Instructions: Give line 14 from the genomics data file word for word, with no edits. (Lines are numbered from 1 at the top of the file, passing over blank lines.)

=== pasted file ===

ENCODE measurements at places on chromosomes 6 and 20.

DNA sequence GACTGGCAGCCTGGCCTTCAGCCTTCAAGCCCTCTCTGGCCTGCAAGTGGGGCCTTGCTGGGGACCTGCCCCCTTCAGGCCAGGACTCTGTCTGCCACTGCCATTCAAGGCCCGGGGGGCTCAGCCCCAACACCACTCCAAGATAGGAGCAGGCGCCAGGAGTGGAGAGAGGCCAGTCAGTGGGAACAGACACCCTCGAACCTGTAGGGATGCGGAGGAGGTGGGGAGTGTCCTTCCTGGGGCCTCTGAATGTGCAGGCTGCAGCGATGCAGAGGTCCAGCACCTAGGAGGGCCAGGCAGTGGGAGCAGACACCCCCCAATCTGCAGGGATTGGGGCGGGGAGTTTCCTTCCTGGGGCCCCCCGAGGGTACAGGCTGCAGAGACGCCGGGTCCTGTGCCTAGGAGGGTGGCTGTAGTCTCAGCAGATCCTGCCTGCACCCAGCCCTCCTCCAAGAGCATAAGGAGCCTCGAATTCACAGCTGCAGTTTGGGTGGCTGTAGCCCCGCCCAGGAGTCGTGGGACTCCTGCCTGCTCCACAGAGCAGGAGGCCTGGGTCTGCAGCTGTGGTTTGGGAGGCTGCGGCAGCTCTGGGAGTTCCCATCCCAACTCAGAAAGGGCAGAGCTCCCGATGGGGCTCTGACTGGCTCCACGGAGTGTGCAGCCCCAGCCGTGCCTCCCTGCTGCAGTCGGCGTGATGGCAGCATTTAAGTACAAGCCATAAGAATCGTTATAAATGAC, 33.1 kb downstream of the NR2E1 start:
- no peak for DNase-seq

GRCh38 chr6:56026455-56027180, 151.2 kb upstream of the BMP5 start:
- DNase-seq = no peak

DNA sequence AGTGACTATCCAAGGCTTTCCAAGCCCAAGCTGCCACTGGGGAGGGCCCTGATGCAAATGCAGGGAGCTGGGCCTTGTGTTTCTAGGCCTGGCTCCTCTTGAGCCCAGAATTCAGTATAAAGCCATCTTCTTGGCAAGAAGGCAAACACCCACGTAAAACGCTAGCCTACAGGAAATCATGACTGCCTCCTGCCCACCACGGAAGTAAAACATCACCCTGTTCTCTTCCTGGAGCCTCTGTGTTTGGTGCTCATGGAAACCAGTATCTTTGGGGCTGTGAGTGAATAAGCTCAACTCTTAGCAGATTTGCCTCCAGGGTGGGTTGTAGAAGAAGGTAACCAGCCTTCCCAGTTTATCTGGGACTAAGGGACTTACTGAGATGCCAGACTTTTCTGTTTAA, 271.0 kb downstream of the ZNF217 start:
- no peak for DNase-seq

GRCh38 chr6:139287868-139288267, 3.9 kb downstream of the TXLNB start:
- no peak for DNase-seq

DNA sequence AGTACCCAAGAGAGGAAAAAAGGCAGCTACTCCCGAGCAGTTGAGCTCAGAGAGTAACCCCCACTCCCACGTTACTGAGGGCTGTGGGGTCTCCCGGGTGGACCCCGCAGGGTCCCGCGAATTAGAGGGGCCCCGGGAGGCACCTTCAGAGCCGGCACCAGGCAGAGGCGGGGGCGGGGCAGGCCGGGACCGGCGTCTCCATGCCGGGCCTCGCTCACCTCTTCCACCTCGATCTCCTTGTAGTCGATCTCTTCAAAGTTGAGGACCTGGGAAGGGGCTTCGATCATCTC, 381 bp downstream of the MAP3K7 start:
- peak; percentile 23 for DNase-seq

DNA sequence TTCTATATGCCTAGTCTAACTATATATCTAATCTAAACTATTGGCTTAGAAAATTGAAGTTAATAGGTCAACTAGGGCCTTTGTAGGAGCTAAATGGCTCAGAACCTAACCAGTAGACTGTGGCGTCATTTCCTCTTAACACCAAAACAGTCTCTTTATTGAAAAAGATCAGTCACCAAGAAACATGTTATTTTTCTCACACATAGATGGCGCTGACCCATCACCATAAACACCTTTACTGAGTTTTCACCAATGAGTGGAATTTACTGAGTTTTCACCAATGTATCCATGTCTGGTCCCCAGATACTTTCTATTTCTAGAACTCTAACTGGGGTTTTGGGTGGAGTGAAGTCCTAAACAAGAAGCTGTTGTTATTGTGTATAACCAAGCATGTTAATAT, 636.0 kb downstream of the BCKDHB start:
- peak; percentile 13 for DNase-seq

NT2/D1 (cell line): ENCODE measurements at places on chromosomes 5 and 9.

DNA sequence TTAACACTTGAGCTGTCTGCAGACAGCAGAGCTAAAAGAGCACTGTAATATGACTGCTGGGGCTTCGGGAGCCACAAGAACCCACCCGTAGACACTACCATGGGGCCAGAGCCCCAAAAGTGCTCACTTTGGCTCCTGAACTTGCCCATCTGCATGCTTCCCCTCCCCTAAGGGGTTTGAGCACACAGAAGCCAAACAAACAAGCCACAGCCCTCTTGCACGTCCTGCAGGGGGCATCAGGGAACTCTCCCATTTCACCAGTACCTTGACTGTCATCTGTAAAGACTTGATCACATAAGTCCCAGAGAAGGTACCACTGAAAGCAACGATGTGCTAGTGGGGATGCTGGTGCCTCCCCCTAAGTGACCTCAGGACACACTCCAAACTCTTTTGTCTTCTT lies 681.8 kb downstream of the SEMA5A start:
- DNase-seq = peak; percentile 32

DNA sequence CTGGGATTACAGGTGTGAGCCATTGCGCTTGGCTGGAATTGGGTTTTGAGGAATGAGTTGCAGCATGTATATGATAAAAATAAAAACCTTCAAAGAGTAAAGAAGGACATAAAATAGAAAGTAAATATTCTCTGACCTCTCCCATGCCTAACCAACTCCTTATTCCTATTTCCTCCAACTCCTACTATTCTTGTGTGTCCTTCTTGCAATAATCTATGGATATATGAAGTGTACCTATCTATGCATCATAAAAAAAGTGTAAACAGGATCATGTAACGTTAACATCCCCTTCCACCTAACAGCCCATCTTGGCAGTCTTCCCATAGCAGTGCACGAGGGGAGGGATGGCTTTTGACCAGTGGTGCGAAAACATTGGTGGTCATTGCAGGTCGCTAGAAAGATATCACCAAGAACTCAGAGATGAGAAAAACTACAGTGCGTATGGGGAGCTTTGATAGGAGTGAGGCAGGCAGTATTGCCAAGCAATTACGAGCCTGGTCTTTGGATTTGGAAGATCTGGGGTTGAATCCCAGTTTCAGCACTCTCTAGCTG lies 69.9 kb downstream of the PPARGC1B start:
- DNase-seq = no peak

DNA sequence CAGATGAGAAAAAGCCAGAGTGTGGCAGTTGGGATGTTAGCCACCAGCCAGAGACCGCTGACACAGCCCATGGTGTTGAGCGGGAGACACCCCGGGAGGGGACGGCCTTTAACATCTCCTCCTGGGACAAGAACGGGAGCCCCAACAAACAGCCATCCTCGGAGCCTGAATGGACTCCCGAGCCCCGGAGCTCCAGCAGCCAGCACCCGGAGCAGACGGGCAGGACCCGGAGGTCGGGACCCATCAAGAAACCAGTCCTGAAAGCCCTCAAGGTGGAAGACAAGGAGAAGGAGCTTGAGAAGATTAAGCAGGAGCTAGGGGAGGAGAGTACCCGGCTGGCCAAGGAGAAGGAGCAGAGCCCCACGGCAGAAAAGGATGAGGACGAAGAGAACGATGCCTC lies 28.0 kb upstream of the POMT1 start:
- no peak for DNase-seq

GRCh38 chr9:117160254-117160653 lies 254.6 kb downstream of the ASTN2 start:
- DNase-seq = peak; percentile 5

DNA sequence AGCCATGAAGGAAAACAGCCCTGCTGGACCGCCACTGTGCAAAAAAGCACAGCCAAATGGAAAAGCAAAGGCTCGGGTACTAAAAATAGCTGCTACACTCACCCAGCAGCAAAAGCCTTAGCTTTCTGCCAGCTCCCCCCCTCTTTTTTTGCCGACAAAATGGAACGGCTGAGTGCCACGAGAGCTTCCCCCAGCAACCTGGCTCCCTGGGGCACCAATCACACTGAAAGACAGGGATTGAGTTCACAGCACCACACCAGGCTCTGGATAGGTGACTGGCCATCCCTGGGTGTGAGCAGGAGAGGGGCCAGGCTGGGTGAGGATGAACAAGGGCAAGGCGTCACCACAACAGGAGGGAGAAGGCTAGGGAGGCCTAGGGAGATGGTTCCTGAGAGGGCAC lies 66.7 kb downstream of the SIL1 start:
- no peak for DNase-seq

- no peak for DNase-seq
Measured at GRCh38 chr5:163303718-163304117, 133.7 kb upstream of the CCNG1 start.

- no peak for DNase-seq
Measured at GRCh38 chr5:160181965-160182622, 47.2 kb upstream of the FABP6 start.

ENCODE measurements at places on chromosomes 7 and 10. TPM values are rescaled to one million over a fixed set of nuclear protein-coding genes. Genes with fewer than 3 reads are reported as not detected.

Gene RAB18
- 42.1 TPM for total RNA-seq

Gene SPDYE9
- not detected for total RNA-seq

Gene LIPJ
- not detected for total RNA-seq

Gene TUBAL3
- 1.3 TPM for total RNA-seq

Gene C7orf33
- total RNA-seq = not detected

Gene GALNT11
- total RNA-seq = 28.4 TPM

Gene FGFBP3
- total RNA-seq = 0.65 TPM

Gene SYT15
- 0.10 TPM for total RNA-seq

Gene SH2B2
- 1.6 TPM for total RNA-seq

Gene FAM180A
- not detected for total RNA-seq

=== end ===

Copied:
NT2/D1 (cell line): ENCODE measurements at places on chromosomes 5 and 9.